Unfortunately I don't. All I was told on the newsletter was that the Wirral council and the developers were putting unreasonable demands on the Trust and thus it would have to close. They might want it for housin, development or other, I don't know. The U-boat 534 is owned by a Danish millionaire and is in effect on loan to the Birkenhead museum, I can only presume that it might go to a logical location like Gosport the naval sub base or Rosyth or maybe even home (!!) to Denmark. It is only one of two 9 class subs - the other fully restored in the States. Logical guess would say the former, but hopefully and it is a big hopeful it will stay in Birkenhead. Either way we will find out after February 4th. Regards.
  15. liamduggan

    liamduggan Junior Member

    My favourite is the Airborne Museum in the Hartenstein Hotel in Oosterbeek.

    My least favourite has got to be the IWM North in Manchester - a large amount of space but not a great deal to see. Not a patch on the original IWM.
  16. lancesergeant

    lancesergeant Senior Member

    Parts of Colditz castle being turned/ converted into flats! Says it all doesn't it.
  17. Herroberst

    Herroberst Senior Member

    Enjoyed the Imperial War museum and have had a pint or two ;) ...with some of Veterans I've ran into there while listening to their war stories.

    Would someone give me their feedback on Bovington and Samur Armour Museum as I would like to go to these someday.

    I enjoyed Monte Cassino and some of the sites on the Gustav Line not really museums but great to experience.
  18. lancesergeant

    lancesergeant Senior Member

    Bovington has the largest collection of armoured vehicles in the UK. It is in the actual training barracks for the British Army's armoured corps - Stanley Barracks/ Camp. At the entry to the building are a Chieftain and a Challenger. On entering foyer there is a restaurant and a gift shop area, with souvenirs and a large selection of books related to armour including military modelling. Entry is about £8 approx $11 - late 2005 prices.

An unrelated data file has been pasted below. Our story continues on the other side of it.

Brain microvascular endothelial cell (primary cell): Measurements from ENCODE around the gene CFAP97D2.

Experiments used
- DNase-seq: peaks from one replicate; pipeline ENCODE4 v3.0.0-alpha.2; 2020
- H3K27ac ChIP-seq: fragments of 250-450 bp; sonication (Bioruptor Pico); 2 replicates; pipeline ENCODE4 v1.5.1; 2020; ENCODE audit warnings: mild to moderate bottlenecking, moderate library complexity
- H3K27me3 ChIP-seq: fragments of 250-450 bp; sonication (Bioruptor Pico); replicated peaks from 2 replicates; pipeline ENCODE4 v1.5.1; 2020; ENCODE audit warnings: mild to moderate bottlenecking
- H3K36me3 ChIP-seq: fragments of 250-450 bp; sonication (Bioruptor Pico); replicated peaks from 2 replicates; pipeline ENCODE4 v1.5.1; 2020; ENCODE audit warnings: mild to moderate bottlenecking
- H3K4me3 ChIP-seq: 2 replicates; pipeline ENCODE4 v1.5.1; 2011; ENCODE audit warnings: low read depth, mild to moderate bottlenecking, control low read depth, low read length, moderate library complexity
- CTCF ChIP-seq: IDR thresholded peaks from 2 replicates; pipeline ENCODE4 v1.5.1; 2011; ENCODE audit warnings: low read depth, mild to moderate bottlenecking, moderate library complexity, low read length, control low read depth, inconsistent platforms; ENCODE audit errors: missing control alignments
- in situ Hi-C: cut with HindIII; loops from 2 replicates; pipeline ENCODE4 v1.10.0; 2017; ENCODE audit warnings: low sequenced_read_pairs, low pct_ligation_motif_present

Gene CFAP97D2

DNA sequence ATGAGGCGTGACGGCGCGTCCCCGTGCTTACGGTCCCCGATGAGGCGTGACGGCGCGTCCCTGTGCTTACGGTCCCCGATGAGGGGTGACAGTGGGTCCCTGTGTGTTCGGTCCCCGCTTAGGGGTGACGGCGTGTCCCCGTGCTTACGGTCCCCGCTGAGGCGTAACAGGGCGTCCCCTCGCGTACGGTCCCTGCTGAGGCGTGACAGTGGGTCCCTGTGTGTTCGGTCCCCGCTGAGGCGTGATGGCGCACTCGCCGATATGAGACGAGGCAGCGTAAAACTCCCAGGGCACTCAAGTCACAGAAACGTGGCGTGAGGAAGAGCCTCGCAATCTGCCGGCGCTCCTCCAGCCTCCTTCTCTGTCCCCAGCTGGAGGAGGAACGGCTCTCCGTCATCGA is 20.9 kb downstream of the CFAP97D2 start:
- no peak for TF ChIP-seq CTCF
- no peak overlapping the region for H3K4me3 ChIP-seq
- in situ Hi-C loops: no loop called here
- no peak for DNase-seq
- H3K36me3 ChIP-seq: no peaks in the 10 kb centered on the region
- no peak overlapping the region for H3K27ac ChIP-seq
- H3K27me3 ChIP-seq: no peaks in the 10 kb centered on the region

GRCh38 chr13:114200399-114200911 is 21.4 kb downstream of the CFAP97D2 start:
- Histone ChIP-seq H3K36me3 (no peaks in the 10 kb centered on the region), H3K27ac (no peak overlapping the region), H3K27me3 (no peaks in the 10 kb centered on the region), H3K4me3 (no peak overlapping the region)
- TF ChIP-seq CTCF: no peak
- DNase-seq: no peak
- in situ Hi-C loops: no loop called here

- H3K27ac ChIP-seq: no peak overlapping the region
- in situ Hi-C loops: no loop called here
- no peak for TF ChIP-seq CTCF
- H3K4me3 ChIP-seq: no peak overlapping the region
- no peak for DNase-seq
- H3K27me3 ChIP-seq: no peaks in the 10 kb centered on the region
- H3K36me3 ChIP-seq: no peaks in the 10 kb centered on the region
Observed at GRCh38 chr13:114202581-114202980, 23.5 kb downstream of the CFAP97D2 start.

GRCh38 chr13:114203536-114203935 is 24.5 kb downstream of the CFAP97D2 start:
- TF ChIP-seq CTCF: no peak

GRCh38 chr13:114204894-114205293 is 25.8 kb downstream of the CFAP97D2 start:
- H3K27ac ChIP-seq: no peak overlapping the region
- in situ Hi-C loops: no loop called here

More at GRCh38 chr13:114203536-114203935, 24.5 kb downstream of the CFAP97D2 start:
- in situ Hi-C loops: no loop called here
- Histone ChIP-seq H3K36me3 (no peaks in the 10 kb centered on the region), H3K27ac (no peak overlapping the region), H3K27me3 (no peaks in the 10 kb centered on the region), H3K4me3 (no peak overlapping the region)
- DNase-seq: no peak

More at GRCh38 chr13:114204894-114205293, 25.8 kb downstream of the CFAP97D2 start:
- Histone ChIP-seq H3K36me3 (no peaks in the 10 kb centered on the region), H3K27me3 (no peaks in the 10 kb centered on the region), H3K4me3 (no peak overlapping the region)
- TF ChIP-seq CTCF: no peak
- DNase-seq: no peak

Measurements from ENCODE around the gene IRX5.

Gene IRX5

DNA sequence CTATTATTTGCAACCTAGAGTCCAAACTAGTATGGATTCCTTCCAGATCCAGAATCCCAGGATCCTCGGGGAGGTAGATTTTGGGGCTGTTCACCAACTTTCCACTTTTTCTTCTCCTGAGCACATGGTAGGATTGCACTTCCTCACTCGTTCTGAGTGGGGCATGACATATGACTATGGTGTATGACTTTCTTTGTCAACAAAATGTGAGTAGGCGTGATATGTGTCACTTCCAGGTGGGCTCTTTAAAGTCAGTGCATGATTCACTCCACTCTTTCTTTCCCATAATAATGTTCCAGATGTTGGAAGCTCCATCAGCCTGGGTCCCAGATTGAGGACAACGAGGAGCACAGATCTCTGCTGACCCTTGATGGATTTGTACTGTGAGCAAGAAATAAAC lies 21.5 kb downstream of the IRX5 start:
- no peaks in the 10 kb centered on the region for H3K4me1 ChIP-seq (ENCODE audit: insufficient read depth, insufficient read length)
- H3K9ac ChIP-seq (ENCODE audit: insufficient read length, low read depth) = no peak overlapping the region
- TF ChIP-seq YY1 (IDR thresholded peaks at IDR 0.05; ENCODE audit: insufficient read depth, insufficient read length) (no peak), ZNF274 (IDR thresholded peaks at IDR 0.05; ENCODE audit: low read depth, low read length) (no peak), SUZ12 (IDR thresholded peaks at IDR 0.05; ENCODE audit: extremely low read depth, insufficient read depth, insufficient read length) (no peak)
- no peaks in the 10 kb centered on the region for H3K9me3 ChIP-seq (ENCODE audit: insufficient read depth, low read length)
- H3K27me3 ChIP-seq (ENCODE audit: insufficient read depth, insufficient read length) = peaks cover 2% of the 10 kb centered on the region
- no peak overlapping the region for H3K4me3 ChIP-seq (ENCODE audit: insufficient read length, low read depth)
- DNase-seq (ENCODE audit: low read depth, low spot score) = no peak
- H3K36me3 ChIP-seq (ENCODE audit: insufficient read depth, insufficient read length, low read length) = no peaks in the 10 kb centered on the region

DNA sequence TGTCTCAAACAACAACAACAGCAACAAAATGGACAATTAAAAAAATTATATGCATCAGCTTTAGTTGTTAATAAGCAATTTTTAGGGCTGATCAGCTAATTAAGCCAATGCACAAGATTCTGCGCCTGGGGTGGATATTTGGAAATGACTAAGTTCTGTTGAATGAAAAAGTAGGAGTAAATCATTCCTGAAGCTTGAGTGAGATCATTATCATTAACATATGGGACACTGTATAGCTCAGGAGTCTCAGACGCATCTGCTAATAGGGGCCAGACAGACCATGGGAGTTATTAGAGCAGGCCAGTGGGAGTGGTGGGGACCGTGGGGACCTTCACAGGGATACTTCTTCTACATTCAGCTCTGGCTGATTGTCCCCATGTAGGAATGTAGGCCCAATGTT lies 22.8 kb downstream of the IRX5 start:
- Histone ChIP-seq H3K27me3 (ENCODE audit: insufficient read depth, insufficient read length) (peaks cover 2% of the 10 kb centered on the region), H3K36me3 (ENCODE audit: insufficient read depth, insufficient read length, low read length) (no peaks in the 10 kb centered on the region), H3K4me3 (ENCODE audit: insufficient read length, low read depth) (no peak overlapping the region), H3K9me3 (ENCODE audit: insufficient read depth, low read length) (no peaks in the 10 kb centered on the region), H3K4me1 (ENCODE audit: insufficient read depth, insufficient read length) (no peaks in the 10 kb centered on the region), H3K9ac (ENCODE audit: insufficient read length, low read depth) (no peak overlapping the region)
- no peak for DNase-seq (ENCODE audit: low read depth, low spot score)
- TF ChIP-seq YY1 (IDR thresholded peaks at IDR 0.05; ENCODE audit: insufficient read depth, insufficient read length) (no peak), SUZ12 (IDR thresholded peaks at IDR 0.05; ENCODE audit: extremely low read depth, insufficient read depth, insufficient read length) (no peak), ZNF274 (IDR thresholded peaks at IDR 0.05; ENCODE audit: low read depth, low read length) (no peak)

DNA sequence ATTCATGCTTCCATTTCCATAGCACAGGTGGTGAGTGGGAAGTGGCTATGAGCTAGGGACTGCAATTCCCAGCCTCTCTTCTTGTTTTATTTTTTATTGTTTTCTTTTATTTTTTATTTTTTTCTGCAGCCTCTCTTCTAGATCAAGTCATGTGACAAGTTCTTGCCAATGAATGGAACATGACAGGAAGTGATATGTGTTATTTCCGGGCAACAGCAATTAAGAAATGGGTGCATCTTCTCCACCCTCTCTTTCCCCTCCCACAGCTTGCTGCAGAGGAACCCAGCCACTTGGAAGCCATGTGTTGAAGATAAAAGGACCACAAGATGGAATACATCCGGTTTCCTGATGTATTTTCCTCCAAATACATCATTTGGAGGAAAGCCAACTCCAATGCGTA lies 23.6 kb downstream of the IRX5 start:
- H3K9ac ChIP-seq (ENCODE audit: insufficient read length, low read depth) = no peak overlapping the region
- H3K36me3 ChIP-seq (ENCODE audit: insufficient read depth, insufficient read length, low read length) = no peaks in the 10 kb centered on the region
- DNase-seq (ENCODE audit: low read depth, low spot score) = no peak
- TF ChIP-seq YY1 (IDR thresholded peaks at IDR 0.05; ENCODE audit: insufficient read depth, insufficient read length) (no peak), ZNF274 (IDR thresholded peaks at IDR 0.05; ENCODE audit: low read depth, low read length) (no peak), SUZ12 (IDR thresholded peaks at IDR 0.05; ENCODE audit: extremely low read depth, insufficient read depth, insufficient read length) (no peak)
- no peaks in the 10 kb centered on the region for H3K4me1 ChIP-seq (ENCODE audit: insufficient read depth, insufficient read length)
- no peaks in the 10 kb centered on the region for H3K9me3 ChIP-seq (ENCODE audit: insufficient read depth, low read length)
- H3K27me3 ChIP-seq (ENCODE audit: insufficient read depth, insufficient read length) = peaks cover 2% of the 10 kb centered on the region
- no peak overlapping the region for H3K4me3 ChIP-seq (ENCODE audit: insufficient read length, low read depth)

Ask for a handset/ wand (optional) with your ticket. You enter the first world war section and the area is set out as for a World war 1 trench scenario there are exhibits from the war showing life in the trenches including the mk1 tanks (with genuine battle damage). There is also a small display about Lawrence of Arabia who served there, including one of his motorcycles - a Brough.

    TE Lawrence is buried nearby at Moreton cemetery about one and half two miles away. The road to the village is barely wide enough for two cars at best. As you enter the village the church is on the right about 100 yards distant,look immediately to your left and you will see a white arch - the entrance the cemetery. TE Lawrence's resting place is at the top under a tree. This is a place of pilgrimage for those with an interest in Lawrence of Arabia. There is a small cafe/restaurant and a pub in the village. Lawrence's retreat when on leave is a small house near here called Cloud Hill. It also not far from where TE Lawrence had his motorcycle accident which ultimately resulted in his death. These sites are worth adding to your itinerary